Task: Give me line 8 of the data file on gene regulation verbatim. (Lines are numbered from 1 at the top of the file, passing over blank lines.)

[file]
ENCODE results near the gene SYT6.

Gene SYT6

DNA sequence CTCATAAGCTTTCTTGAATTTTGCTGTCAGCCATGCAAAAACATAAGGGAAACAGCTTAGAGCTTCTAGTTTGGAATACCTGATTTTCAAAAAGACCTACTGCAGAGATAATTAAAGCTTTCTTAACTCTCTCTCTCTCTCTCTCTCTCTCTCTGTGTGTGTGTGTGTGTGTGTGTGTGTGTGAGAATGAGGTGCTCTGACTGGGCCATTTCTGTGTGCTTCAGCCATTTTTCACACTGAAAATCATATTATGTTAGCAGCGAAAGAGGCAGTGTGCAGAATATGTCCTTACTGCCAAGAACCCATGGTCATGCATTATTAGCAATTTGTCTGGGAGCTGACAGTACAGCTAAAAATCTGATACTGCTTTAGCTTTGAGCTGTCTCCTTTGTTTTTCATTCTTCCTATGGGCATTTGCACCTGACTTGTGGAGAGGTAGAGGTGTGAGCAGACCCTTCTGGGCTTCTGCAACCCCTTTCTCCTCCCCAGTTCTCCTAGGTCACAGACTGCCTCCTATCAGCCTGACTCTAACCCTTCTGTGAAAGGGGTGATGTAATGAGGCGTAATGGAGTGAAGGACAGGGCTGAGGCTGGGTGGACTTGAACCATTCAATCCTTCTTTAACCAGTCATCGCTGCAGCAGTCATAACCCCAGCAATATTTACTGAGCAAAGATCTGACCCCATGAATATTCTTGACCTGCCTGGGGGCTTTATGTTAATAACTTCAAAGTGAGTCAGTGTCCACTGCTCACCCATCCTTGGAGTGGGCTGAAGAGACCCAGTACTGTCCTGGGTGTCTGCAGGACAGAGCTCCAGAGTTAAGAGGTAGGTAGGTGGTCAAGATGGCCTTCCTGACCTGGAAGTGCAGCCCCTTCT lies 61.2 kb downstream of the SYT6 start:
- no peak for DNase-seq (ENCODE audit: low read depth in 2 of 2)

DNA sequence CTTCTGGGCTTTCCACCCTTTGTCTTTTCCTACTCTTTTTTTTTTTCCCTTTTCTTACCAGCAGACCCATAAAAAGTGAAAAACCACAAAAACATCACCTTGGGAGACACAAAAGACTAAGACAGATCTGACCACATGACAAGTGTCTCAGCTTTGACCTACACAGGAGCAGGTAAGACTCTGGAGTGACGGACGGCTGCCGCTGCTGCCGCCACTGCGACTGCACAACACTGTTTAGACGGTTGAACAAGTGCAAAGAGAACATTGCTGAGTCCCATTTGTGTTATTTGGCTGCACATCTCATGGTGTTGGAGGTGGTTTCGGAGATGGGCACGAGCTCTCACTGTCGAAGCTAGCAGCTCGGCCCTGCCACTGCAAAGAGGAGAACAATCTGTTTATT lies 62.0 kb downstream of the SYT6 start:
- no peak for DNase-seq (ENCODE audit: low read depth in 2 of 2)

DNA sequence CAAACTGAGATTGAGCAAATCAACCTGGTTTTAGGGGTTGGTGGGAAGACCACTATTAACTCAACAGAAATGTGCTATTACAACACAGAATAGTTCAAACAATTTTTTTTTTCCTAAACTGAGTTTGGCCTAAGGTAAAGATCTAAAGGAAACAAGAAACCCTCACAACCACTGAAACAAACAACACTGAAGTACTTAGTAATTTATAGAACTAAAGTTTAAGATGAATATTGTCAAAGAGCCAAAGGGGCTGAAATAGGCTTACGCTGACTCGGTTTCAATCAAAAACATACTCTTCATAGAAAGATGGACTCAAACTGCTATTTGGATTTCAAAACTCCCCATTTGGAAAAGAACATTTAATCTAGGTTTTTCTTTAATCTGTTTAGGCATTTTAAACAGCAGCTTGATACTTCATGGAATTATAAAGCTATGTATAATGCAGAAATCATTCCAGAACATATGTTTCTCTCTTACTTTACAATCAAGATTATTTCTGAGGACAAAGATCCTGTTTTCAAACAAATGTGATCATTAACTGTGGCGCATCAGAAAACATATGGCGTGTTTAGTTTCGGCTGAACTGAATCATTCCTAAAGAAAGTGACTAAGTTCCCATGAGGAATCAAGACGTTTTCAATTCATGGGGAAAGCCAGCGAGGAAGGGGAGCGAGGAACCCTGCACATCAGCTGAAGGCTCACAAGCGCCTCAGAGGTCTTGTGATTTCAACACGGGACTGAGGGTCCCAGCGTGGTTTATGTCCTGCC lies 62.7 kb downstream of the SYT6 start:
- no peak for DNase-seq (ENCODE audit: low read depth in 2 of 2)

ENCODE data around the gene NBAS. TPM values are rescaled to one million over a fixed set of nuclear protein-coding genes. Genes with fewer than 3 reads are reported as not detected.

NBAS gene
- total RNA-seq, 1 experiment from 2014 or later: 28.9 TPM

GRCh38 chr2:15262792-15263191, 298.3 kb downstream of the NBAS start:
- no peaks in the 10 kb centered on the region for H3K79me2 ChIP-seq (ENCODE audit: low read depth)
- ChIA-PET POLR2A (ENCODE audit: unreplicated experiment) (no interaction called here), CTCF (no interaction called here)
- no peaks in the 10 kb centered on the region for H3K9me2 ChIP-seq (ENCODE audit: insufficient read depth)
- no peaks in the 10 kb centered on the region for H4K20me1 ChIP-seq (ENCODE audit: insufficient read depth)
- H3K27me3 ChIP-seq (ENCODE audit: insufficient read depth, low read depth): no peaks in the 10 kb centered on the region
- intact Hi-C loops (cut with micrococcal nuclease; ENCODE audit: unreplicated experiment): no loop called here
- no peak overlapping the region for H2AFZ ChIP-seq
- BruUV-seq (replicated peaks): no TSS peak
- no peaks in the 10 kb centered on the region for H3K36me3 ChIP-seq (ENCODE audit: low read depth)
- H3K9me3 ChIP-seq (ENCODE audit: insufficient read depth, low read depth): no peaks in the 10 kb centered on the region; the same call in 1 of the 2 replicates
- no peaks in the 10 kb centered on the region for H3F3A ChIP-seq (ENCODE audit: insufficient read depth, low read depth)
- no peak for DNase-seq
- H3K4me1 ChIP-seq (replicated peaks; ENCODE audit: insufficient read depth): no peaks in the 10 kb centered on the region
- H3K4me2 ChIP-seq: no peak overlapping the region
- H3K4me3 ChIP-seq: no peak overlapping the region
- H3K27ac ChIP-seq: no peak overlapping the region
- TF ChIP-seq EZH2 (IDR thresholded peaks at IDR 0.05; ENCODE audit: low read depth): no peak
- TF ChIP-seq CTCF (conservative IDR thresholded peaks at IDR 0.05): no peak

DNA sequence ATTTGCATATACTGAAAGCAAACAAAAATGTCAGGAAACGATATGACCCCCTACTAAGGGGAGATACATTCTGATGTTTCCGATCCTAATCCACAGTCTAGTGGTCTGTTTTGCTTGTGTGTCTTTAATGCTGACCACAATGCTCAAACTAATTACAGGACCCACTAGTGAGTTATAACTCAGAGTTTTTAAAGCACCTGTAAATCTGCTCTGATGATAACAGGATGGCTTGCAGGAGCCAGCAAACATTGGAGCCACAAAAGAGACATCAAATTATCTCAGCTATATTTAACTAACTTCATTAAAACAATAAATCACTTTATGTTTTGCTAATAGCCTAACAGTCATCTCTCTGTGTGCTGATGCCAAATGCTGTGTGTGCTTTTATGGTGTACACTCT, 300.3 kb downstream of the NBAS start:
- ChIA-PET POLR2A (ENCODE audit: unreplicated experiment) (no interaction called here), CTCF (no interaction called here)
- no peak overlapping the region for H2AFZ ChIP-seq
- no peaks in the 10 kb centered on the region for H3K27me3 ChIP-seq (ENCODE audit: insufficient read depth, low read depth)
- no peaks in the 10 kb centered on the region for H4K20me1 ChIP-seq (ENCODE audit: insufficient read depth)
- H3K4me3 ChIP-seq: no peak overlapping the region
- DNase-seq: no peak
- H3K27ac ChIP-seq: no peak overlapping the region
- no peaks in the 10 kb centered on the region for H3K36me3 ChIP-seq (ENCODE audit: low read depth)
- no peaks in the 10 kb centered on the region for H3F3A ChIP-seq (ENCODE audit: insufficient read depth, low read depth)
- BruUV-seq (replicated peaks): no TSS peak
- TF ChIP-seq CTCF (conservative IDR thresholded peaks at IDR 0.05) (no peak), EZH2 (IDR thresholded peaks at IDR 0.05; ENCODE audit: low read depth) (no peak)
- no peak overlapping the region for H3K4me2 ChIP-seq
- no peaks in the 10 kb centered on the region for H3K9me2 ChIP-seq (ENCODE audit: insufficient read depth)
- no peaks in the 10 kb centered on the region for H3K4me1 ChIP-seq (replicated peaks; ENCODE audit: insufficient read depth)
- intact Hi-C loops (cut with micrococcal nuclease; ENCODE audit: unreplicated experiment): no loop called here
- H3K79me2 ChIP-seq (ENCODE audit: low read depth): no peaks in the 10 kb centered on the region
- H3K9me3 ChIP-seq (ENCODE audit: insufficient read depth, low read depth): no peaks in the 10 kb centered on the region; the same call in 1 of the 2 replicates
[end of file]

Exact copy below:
- no peak for DNase-seq (ENCODE audit: low read depth in 2 of 2)